Revisiting Old Friends

Any one who has ever helped raise a child — be it a parent, a grandparent, a babysitter, et al — has had to sit through some of the best, and worst, shows on television. 

Some of us have had to endure Teletubbies and some of us have had to endure  Sailor Moon.  Still others have had to sit through episodes of Barney the Purple Dinosaur and a handful have had to learn all the 151 original Pokémon just to be able to carry on a conversation with a Pokémon Master child.

At the end of the day — and years later — you might start to wonder what happened to some of those shows.

I remember being a toddler and pre-schooler and being a dyed-in-the-wool fan of the CBC children’s program “Razzle Dazzle.”  It ran from 1961 to 1966 and the original hosts were Alan Hamel and Michelle Finney but that was long before my time.   

The host I remember — and my hero — was the the late Ray Bellew who hosted “Razzle Dazzle” from 1964 to 1966.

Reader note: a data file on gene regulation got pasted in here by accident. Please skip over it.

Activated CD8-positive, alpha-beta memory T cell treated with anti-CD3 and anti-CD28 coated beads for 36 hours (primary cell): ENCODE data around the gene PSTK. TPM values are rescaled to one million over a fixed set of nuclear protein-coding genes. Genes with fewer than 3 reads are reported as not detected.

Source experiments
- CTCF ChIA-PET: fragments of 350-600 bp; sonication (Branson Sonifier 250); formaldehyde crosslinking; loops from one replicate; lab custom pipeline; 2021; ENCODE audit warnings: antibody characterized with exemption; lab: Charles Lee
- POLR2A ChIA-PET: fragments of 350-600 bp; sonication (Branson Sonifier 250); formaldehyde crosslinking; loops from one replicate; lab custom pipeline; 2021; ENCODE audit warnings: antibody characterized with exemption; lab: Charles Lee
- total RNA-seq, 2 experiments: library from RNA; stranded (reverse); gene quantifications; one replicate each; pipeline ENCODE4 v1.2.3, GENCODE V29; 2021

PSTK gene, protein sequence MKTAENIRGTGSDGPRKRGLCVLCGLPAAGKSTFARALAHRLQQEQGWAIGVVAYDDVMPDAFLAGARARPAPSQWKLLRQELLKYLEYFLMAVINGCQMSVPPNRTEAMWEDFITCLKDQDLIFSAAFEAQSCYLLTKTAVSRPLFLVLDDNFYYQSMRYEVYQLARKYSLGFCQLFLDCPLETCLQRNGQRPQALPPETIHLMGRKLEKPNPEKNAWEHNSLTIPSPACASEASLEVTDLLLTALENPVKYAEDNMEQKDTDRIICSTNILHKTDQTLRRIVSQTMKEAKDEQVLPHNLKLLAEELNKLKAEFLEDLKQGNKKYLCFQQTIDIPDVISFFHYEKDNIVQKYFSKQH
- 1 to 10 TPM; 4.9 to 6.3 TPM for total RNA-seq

There were all sorts of wonderful characters including Barbara Hamilton’s Mother Mayonnaise, Drew Thompson’s Sherlock House and Paul Kilgman’s Mr. Sharpy.  And one of the regular features was the children’s adventure series that was serialized in the final five minutes.  It was done this way to spread each episode over a week’s worth of “Razzle Dazzle.”   Every kid knew that you couldn’t miss even one day of “Razzle Dazzle” or you would miss part of the adventure and a Rzl Dzl kid just couldn’t have that!

There don’t seem to be any episodes or clips of “Razzle Dazzle” or “Ray Bellew” online which is sad.  It means that my son won’t be able to garner a glimpse into his mother’s toddler years (which might come in handy in the future if he decides to have kids of his own).

What I did find in my search for “Razzle Dazzle” episodes however were not so old “Sesame Street” episodes.  In watching them, I realized how much older this generation of toddlers and pre-schoolers are than the generation of toddlers and pre-schoolers of the 60s. 

And while I do enjoy the creativity and imagination that goes into the “Sesame Street” skits, it’s sad to see that innocence isn’t what it used to be. Thank goodness silliness still ranks right up there!

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